Federal Appeals Court Overturns Conviction For CHP Cop Who Trolled Internet For Minor Girls
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A California Highway Patrol (CHP) officer caught and convicted for trying to launch a sexual relationship with a 13-year-old girl he met in 2006 on the Internet this week won a federal appellate court ruling that the Orange County District Attorney's office (OCDA) thwarted a fair trial.
The majority of a three-judge Ninth Circuit Court of Appeals' panel ruled that prosecutor Robert Mestman mislead a jury during his closing argument about the legal requirements to convict Stephen Robert Deck.
The CHP lieutenant had worked in agency's San Juan Capistrano office until he was nabbed in a joint Perverted Justice and Laguna Beach Police Department sting operation that used Amy, a decoy child who was really an adult woman.
The CHP officer's criminal defense lawyer argued that while Deck's conduct may have been "reprehensible," it did not legally constitute an attempt to engage in illegal sex.
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Disagreeing, Mestman told jurors that a condom-box carrying Deck, who'd arranged to meet the minor at Heisler Park because he feared he might get caught in an undercover operation and was nevertheless arrested upon arrival, was guilty.
"I don't need to prove to you that he was going to commit a lewd act on that day, just some point in the future," Mestman told the panel. "So the best case scenario for the defense is baloney . . . Even if you buy this baloney [and Deck just sees] her that day, not touching her, stay five feet away from her, following up the next day if they got along, then commit a lewd act, that is sufficient under the law for the defendant to be guilty,"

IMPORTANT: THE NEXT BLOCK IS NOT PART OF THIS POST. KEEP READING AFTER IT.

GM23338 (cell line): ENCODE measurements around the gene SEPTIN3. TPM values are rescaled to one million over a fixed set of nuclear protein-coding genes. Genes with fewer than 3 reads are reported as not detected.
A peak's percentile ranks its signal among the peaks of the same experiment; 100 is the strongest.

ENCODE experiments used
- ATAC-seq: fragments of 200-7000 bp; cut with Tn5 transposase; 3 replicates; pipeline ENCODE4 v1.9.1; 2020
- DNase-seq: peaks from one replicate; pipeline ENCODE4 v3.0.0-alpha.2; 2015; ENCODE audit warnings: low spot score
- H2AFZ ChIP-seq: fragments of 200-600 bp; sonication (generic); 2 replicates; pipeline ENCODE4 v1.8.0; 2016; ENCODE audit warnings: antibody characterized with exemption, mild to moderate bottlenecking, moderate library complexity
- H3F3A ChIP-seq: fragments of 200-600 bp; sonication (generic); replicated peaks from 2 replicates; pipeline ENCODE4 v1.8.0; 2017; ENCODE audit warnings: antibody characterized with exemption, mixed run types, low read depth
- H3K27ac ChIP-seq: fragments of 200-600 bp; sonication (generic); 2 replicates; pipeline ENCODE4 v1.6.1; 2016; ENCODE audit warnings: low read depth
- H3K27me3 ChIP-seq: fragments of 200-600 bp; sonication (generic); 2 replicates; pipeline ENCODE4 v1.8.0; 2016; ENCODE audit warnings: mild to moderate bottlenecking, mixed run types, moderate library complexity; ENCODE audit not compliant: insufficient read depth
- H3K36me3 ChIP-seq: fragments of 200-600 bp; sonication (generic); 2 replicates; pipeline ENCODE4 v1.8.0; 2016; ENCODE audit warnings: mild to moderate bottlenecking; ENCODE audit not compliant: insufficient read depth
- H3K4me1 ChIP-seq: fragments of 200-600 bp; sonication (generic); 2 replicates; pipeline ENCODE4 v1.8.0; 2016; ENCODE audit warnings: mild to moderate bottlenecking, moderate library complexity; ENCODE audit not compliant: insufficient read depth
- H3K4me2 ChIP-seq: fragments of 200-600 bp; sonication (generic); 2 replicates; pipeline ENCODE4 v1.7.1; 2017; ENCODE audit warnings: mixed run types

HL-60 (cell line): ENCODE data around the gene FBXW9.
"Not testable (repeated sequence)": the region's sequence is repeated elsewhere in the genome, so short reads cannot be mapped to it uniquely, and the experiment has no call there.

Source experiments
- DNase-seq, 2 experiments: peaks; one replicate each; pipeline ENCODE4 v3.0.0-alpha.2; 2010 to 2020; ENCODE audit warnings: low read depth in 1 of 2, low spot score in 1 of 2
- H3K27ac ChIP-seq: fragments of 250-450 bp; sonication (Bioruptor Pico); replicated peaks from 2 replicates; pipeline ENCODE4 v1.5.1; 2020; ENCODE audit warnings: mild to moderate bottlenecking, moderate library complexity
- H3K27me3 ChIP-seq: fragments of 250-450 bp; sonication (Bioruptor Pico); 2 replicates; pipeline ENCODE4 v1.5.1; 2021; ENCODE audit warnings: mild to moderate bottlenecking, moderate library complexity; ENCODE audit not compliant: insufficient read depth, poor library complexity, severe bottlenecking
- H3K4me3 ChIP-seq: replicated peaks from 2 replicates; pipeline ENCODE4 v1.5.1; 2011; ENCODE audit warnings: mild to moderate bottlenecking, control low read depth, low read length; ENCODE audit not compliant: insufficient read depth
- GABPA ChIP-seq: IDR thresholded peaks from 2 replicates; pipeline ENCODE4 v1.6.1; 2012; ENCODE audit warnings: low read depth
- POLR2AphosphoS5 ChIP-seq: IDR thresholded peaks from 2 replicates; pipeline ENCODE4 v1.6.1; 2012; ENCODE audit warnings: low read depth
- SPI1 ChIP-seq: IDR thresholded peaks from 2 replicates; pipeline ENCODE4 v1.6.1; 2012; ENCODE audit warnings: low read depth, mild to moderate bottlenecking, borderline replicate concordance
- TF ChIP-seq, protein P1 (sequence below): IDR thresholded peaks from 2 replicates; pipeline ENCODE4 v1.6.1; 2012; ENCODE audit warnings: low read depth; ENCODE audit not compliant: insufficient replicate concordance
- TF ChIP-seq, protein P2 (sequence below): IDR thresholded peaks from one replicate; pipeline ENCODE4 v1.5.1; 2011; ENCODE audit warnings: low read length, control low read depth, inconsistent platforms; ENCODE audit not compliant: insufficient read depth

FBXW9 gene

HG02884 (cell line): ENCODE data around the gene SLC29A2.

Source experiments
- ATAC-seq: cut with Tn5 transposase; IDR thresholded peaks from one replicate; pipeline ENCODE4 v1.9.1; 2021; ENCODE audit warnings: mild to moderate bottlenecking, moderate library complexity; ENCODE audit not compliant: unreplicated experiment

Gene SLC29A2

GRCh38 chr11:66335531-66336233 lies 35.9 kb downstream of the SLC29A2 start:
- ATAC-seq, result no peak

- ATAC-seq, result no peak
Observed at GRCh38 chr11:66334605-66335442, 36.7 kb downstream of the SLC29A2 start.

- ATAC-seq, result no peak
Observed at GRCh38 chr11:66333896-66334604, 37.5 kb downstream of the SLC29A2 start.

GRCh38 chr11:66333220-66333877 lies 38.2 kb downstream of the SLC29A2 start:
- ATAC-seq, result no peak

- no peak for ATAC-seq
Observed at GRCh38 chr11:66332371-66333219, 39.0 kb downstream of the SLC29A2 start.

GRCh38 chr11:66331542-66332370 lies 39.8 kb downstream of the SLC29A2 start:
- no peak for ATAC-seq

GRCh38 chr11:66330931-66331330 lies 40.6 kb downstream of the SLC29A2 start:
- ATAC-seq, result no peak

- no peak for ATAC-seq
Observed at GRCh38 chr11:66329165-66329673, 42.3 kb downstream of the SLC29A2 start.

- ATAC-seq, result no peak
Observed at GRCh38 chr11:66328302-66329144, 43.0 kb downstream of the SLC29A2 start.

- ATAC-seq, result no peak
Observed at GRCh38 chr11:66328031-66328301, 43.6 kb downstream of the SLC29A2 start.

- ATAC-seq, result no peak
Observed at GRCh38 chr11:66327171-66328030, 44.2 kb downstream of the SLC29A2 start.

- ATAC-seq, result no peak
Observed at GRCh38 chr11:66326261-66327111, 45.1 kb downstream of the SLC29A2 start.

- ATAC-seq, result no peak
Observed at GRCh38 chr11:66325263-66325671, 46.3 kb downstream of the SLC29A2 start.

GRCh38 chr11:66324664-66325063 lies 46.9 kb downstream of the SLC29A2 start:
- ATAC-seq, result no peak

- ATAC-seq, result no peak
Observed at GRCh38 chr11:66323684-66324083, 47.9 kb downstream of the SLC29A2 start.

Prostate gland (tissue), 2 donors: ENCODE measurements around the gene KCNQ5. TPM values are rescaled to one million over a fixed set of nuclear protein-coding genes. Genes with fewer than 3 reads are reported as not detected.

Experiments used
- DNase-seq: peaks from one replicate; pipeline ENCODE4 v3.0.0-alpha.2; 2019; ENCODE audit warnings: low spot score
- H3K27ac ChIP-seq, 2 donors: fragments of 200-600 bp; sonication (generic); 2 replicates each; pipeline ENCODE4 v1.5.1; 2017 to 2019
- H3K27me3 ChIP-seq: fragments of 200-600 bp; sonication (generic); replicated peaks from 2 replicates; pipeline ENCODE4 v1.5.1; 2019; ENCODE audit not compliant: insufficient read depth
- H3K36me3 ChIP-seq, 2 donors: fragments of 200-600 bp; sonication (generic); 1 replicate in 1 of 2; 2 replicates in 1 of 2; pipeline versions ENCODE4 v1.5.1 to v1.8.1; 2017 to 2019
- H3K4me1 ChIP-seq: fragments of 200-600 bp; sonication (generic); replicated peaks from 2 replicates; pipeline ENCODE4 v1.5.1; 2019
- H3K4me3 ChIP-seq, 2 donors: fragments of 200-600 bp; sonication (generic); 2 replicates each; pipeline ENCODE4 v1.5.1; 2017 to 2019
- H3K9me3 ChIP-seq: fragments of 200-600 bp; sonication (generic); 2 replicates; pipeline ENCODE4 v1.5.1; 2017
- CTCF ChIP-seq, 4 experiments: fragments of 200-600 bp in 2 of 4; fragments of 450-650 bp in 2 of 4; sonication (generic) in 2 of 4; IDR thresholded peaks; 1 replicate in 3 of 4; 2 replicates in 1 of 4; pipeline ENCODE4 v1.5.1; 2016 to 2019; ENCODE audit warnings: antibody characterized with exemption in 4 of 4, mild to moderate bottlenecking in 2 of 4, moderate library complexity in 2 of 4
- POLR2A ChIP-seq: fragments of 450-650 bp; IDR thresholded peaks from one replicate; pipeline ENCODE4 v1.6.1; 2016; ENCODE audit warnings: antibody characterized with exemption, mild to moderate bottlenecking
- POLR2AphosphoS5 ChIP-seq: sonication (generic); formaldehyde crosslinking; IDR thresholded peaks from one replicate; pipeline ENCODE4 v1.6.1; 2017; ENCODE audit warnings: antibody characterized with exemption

Federal judges Sidney R. Thomas and Morgan Christen determined that a prior California Court of Appeal mistakenly ruled that Mestman's misstatement of the law was harmless as was Superior Court Judge M. Marc Kelly's failure to issue a corrective instruction to jurors.
Kelly, whose instructions correctly stated the law, purposefully didn't tell the jury Mestman made an error because he too thought that to find Deck guilty jurors didn't have to believe he intended to commit the lewd act that day.
"Without the benefit of a corrective instruction, the jury may have arrived at the same erroneous legal conclusion that the trial judge reached: that Deck could be convicted even if the jury was not sure whether he intended to commit a lewd act on the day he met [the decoy]," concluded Thomas and Christen, who granted the disgraced ex-officer's petition to overturn the conviction.
Prosecutors have the option of demanding a new trial.
In his dissent, Judge Smith wrote that his colleagues erred by thinking there's no distinction between what they saw as an incorrect application of law versus was an unreasonable application.
"When a state court has previously determined that no such constitutional error occurred, a federal court has no authority to disrupt a state court's holding unless the state court's holding is contrary [to clearly established federal law]," wrote Smith. "Critically, the Supreme Court has never held, nor even suggested, that a defendant's constitutional rights are violated where a prosecutor misstates the law in closing argument, but when the trial judge correctly instructs the jury. In fact, the Supreme Court has indicated just the opposite."
Smith also noted that there is no evidence the jury relied on Mestman's erroneous statements versus Kelly's correct, if confusing, instructions.
Deck claimed no sexual intentions for seeking to meet the girl when her mother was at work or writing during online chat's that he wanted to eat the 13-year-old's "pie."
Perverted Justice, an independent group, became famous during broadcasts of "To Catch a Predator" on NBC with Chris Hansen.
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